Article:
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What Kind Of Shareholder Appears On The Husqvarna AB (publ)'s (STO:HUSQ B) Shareholder Register?

Simply Wall St

The big shareholder groups in Husqvarna AB (publ) (STO:HUSQ B) have power over the company. Institutions will often hold stock in bigger companies, and we expect to see insiders owning a noticeable percentage of the smaller ones. Companies that used to be publicly owned tend to have lower insider ownership.

Husqvarna is a pretty big company. It has a market capitalization of kr46b. Normally institutions would own a significant portion of a company this size. In the chart below below, we can see that institutions are noticeable on the share registry. We can zoom in on the different ownership groups, to learn more about HUSQ B.

View our latest analysis for Husqvarna

OM:HUSQ B Ownership Summary, September 23rd 2019

What Does The Institutional Ownership Tell Us About Husqvarna?

Institutional investors commonly compare their own returns to the returns of a commonly followed index. So they generally do consider buying larger companies that are included in the relevant benchmark index.

Husqvarna already has institutions on the share registry. Indeed, they own 48% of the company. This implies the analysts working for those institutions have looked at the stock and they like it. But just like anyone else, they could be wrong. It is not uncommon to see a big share price drop if two large institutional investors try to sell out of a stock at the same time. So it is worth checking the past earnings trajectory of Husqvarna, (below). Of course, keep in mind that there are other factors to consider, too.

OM:HUSQ B Income Statement, September 23rd 2019

Husqvarna is not owned by hedge funds. There are plenty of analysts covering the stock, so it might be worth seeing what they are forecasting, too.

Insider Ownership Of Husqvarna

While the precise definition of an insider can be subjective, almost everyone considers board members to be insiders. Company management run the business, but the CEO will answer to the board, even if he or she is a member of it.

Insider ownership is positive when it signals leadership are thinking like the true owners of the company. However, high insider ownership can also give immense power to a small group within the company. This can be negative in some circumstances.

Our most recent data indicates that insiders own less than 1% of Husqvarna AB (publ). It's a big company, so even a small proportional interest can create alignment between the board and shareholders. In this case insiders own kr125m worth of shares. It is always good to see at least some insider ownership, but it might be worth checking if those insiders have been selling.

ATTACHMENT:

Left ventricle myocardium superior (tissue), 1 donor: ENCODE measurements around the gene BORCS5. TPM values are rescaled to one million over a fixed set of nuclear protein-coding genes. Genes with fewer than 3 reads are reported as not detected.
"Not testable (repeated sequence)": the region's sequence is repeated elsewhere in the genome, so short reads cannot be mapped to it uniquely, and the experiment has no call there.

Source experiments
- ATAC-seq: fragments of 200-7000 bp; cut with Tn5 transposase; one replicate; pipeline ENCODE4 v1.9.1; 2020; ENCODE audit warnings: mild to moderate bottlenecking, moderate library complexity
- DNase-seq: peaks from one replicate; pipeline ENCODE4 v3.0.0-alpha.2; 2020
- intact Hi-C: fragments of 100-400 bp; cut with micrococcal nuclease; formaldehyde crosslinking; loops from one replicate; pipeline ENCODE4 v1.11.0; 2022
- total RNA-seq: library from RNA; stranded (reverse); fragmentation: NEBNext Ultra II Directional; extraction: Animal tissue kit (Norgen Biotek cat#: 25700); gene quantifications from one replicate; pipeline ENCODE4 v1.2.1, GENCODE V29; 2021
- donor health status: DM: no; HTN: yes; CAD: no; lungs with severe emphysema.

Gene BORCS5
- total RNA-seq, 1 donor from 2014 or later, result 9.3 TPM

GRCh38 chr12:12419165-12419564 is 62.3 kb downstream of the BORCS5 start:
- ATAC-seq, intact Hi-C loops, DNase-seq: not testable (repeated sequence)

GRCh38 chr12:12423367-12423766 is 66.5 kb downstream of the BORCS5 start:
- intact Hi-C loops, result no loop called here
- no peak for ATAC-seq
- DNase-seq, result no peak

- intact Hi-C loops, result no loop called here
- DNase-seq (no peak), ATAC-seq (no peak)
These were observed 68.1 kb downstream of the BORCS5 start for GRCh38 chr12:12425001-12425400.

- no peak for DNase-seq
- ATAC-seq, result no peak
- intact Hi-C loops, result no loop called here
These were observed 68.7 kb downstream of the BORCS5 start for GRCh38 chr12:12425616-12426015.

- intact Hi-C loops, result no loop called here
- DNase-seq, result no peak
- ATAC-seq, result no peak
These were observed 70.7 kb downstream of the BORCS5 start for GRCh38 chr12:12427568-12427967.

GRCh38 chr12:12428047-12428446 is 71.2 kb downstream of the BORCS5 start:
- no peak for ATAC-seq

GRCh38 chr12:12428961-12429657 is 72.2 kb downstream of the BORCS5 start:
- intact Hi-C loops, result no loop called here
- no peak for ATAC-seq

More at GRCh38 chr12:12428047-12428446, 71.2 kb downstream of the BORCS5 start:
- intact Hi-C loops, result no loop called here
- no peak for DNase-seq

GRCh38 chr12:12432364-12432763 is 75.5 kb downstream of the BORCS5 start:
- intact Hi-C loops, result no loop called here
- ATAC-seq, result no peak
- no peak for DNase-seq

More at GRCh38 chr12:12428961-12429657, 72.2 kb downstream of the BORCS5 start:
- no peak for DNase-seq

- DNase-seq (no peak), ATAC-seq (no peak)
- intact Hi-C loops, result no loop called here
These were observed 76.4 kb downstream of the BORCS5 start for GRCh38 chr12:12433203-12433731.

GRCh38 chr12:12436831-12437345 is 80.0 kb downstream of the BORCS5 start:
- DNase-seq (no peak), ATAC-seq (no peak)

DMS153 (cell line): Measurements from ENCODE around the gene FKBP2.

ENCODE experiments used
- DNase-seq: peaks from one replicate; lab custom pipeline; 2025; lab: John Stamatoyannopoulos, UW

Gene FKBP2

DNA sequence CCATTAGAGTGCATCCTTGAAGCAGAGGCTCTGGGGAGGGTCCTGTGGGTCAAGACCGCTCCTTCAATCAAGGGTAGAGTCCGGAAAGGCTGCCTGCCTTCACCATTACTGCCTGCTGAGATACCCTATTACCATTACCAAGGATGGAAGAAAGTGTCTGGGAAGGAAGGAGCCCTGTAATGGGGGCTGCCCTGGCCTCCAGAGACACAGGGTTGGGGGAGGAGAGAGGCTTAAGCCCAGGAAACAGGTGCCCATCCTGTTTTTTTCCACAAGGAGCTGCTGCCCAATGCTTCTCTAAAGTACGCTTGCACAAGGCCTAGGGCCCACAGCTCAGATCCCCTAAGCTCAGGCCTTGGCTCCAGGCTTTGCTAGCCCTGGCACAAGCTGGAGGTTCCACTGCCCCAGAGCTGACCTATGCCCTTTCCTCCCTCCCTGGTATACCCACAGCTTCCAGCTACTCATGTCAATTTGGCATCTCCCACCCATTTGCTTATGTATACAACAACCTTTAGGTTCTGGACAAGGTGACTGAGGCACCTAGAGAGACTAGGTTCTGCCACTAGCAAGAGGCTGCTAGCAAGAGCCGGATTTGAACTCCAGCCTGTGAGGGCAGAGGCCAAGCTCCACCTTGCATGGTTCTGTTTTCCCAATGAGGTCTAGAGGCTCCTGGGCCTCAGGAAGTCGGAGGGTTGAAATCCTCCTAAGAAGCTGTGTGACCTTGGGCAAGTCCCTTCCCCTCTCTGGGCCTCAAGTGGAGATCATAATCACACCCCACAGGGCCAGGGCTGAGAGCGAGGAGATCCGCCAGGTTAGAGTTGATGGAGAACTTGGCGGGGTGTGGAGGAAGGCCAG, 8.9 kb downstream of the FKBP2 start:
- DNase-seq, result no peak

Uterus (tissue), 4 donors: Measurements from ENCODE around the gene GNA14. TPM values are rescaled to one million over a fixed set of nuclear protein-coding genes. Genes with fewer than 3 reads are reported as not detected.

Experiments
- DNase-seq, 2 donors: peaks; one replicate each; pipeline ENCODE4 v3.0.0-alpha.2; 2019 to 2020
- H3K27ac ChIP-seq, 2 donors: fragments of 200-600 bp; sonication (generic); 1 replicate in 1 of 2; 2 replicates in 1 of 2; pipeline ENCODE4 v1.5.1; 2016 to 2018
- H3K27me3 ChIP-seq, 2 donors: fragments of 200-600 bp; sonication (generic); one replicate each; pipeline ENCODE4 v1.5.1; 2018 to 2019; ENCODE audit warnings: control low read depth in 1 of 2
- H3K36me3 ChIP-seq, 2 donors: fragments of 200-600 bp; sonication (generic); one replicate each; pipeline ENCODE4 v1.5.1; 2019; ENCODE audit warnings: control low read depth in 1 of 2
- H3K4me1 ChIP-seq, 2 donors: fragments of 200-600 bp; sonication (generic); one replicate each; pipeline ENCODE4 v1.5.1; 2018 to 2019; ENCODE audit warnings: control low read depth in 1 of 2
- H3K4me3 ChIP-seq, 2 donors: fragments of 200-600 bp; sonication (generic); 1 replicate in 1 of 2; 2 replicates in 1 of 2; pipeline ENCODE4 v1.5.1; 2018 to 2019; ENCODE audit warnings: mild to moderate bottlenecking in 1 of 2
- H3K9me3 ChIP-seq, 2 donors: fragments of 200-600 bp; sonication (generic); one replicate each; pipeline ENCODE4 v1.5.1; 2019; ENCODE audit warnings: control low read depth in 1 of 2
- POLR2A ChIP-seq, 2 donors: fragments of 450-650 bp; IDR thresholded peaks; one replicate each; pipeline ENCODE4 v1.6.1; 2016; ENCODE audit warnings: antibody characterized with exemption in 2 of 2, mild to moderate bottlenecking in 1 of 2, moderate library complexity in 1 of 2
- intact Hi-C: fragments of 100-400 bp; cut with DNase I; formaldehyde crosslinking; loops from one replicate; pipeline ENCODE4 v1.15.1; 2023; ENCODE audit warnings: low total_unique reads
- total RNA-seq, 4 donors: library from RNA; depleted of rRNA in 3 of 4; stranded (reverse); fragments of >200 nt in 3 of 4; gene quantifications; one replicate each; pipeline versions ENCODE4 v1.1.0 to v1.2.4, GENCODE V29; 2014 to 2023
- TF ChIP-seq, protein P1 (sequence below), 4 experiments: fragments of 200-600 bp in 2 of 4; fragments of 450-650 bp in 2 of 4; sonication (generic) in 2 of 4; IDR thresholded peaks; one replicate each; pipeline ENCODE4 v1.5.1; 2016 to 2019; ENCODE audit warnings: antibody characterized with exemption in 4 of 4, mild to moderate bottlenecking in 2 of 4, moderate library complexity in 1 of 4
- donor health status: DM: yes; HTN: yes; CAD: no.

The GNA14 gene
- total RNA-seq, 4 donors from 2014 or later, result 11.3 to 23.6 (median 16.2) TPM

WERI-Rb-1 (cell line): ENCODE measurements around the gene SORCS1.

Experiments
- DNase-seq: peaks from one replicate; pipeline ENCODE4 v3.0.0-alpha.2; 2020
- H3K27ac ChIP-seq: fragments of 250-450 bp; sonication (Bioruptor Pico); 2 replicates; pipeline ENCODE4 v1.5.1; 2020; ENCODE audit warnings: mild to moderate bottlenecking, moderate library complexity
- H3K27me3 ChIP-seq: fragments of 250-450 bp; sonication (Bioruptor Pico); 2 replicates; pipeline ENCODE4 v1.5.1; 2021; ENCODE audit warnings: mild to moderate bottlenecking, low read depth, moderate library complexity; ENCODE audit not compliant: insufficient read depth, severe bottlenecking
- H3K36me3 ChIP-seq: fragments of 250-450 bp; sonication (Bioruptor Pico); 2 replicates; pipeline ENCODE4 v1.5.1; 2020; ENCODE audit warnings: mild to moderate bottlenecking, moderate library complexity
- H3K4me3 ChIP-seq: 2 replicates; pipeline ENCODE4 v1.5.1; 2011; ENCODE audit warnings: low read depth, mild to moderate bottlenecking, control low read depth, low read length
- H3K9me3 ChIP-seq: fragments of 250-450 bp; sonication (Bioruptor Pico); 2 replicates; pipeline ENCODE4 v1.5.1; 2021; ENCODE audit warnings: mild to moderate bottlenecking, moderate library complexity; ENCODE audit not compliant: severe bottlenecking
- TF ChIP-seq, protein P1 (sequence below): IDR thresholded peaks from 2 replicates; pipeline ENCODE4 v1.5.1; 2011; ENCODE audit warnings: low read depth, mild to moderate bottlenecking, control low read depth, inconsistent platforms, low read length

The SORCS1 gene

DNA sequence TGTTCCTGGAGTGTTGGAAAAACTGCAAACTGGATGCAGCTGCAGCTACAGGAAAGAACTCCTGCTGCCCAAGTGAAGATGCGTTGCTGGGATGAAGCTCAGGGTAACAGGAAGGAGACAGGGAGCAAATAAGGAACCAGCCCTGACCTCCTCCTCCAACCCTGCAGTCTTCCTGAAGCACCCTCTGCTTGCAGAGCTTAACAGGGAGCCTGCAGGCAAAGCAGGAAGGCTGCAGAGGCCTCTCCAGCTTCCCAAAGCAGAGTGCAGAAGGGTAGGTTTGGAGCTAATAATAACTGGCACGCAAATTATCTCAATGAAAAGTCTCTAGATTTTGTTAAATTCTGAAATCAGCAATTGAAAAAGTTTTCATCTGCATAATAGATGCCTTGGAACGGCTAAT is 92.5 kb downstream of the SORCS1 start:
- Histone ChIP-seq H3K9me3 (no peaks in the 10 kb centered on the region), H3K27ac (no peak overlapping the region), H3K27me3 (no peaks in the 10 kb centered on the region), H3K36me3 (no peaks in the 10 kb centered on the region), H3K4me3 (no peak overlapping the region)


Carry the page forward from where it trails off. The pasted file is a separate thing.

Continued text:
General Public Ownership

With a 28% ownership, the general public have some degree of sway over HUSQ B. While this group can't necessarily call the shots, it can certainly have a real influence on how the company is run.

Private Equity Ownership

With a stake of 17%, private equity firms could influence the HUSQ B board. Some might like this, because private equity are sometimes activists who hold management accountable. But other times, private equity is selling out, having taking the company public.

Public Company Ownership

Public companies currently own 7.6% of HUSQ B stock. It's hard to say for sure, but this suggests they have entwined business interests. This might be a strategic stake, so it's worth watching this space for changes in ownership.

Next Steps:

I find it very interesting to look at who exactly owns a company. But to truly gain insight, we need to consider other information, too.

I like to dive deeper into how a company has performed in the past. You can find historic revenue and earnings in this detailed graph.

If you are like me, you may want to think about whether this company will grow or shrink. Luckily, you can check this free report showing analyst forecasts for its future.

NB: Figures in this article are calculated using data from the last twelve months, which refer to the 12-month period ending on the last date of the month the financial statement is dated. This may not be consistent with full year annual report figures.

We aim to bring you long-term focused research analysis driven by fundamental data. Note that our analysis may not factor in the latest price-sensitive company announcements or qualitative material.

If you spot an error that warrants correction, please contact the editor at editorial-team@simplywallst.com. This article by Simply Wall St is general in nature. It does not constitute a recommendation to buy or sell any stock, and does not take account of your objectives, or your financial situation. Simply Wall St has no position in the stocks mentioned. Thank you for reading.